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CLINICAL IMAGE
Year : 2017  |  Volume : 146  |  Issue : 5  |  Page : 666-667

Lumpy body & starry sky: A case of disseminated cysticercosis


Department of Medicine, Bombay Hospital Institute of Medical Sciences, Mumbai 400 020, Maharashtra, India

Date of Submission02-Jul-2016
Date of Web Publication6-Mar-2018

Correspondence Address:
Jehangir S Sorabjee
Department of Medicine, Bombay Hospital Institute of Medical Sciences, Mumbai 400 020, Maharashtra
India
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Source of Support: None, Conflict of Interest: None


DOI: 10.4103/ijmr.IJMR_1064_16

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How to cite this article:
Sorabjee JS, Mirgh SP. Lumpy body & starry sky: A case of disseminated cysticercosis. Indian J Med Res 2017;146:666-7

How to cite this URL:
Sorabjee JS, Mirgh SP. Lumpy body & starry sky: A case of disseminated cysticercosis. Indian J Med Res [serial online] 2017 [cited 2020 Nov 26];146:666-7. Available from: https://www.ijmr.org.in/text.asp?2017/146/5/666/226644

A 29 yr old right-handed, vegetarian, immunocompetent male from Rajasthan was referred to the Emergency Department, Bombay Hospital Institute of Medical Sciences, Mumbai, India, in September 2014 with a six month history of headache and seizures. He denied any B symptoms. On examination, he had multiple painless subcutaneous lumps measuring 1 cm × 1 cm diameter better felt on the thighs and neck. He had impaired memory and judgement without any focal neurological deficit. There was no organomegaly or lymphadenopathy. Contrast enhanced computed tomography (CECT) brain scan revealed the classic 'starry-sky' appearance [Figure 1] suggestive of neurocysticercosis. Magnetic resonance imaging (MRI) brain with gadolinium contrast showed multiple cystic lesions with intracystic nodules suggestive of scolex [Figure 2] and [Figure 3]. His ELISA serology for cysticercal IgG antibody was strongly positive (>1:400). However, his stool examination for parasites was unremarkable. He was treated with antiepileptics (phenytoin 300 mg daily, levetiracetam 500 mg twice daily) and steroids (oral prednisolone 1 mg/kg). Albendazole was deferred in view of disseminated lesions with scolex suggesting 'activity'. He responded dramatically to steroids with improvement in neurological symptoms within 48 h. After first eight weeks, steroids were gradually tapered at 5 mg every two weeks. His headache subsided completely after two weeks and he did not have recurrence of seizures. At one-year follow up, he was stable without any new lesions [Figure 4] on 5 mg prednisolone alternate day.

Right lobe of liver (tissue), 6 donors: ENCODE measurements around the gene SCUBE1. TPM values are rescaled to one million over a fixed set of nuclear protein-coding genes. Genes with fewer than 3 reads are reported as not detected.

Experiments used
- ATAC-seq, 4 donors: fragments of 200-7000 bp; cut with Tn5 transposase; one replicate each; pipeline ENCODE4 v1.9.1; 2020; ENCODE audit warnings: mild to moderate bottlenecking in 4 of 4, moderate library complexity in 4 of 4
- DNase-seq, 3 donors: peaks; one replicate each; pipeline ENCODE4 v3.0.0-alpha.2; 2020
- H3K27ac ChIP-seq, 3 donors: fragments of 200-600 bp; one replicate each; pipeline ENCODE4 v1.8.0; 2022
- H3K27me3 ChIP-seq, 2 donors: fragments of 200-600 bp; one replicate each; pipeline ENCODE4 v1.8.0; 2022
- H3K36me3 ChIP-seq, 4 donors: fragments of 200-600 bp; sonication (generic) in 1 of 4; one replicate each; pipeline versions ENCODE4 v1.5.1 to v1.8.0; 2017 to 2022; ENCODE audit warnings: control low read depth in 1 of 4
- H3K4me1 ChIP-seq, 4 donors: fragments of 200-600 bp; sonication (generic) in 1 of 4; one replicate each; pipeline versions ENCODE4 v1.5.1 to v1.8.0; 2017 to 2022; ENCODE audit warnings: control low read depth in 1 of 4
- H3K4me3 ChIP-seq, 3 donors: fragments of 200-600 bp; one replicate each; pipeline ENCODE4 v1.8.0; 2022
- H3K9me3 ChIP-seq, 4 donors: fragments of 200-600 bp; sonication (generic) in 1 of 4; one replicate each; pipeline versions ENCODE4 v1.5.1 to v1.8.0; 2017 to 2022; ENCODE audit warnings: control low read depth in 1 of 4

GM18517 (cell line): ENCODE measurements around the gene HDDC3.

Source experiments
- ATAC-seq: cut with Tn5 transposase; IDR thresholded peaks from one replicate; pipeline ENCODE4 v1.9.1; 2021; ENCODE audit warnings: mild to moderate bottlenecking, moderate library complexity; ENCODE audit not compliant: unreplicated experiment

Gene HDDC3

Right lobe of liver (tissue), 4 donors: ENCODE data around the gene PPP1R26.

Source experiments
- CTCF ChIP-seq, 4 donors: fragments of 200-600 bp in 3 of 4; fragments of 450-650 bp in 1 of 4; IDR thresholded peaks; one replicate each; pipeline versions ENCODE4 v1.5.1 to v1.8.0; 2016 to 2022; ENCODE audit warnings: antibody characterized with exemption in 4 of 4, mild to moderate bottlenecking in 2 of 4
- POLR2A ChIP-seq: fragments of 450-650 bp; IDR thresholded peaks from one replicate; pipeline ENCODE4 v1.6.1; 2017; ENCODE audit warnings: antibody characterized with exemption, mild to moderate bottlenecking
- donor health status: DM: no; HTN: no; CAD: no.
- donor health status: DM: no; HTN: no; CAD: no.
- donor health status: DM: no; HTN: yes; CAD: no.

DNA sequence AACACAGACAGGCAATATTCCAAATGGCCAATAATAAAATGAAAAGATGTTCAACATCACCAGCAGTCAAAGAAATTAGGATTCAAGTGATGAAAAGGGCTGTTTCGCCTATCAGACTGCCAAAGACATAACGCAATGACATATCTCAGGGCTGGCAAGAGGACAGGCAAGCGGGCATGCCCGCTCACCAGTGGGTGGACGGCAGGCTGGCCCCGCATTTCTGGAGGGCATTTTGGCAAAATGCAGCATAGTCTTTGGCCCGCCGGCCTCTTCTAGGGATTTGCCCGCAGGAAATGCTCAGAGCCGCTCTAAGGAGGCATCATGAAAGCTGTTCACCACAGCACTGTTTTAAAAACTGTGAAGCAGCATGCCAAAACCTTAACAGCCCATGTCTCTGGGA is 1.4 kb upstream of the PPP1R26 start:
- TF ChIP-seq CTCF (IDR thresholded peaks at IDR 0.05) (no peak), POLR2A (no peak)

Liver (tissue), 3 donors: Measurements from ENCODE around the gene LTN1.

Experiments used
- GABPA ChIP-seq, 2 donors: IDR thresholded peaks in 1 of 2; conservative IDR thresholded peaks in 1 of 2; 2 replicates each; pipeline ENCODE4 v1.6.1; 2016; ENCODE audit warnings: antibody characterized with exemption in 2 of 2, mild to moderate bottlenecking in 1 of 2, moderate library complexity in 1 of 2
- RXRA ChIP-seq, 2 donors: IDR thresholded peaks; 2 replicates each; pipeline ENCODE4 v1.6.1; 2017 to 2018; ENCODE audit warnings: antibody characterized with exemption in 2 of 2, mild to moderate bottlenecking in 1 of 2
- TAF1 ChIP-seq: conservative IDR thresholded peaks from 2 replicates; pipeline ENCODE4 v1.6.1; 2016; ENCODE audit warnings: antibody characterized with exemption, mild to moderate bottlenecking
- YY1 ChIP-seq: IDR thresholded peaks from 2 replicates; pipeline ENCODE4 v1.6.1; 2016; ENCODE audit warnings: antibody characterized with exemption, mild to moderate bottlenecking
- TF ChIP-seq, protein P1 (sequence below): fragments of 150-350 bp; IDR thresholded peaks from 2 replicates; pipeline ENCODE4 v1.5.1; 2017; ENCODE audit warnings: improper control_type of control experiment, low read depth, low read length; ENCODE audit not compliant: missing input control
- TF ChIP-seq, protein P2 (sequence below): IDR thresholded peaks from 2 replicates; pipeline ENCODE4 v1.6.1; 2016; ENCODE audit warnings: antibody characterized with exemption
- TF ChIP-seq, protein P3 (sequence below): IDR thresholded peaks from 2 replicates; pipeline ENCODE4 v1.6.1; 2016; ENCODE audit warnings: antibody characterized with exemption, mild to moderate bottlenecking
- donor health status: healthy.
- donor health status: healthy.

Figure 1: Contrast-enhanced computed tomography (CECT) brain showing innumerable hyperdensities with eccentric calcific foci in both cerebral hemispheres - 'starry sky' appearance.

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Figure 2: (Left panel) Magnetic resonance imaging (MRI) brain T1-weighted sequence showing multiple hypointense cystic lesions, some with eccentric peripheral enhancement (arrowheads) and some with intracystic nodules suggestive of scolex (arrows). The head of the larva in the cyst gives the lesion a pathognomonic 'hole-with-dot' appearance. (Right panel) MRI brain T2-weighted sequence showing multiple hyperintense cystic lesions with intracystic hypointensity suggestive of scolex (arrows).

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Figure 3: (Left and middle panels) Magnetic resonance imaging (MRI) spine shows diffuse large ovoid cystic lesions in paraspinal region. (Right panel) MRI spine shows generalized uptake in all muscles including masticator (arrow) and tongue muscles (arrowhead).

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Figure 4: Follow up CECT brain after one year showing a mild reduction in number of lesions.

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    Figures

  [Figure 1], [Figure 2], [Figure 3], [Figure 4]



 

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